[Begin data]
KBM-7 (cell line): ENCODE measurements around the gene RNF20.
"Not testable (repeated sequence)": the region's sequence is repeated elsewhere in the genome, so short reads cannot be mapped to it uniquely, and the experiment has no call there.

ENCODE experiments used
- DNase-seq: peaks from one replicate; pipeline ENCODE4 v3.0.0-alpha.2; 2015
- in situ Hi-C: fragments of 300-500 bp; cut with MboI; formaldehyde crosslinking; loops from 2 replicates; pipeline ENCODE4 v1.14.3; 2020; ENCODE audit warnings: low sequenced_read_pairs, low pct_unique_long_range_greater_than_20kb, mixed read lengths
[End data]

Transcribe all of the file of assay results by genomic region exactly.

KBM-7 (cell line): ENCODE measurements around the gene RNF20.
"Not testable (repeated sequence)": the region's sequence is repeated elsewhere in the genome, so short reads cannot be mapped to it uniquely, and the experiment has no call there.

ENCODE experiments used
- DNase-seq: peaks from one replicate; pipeline ENCODE4 v3.0.0-alpha.2; 2015
- in situ Hi-C: fragments of 300-500 bp; cut with MboI; formaldehyde crosslinking; loops from 2 replicates; pipeline ENCODE4 v1.14.3; 2020; ENCODE audit warnings: low sequenced_read_pairs, low pct_unique_long_range_greater_than_20kb, mixed read lengths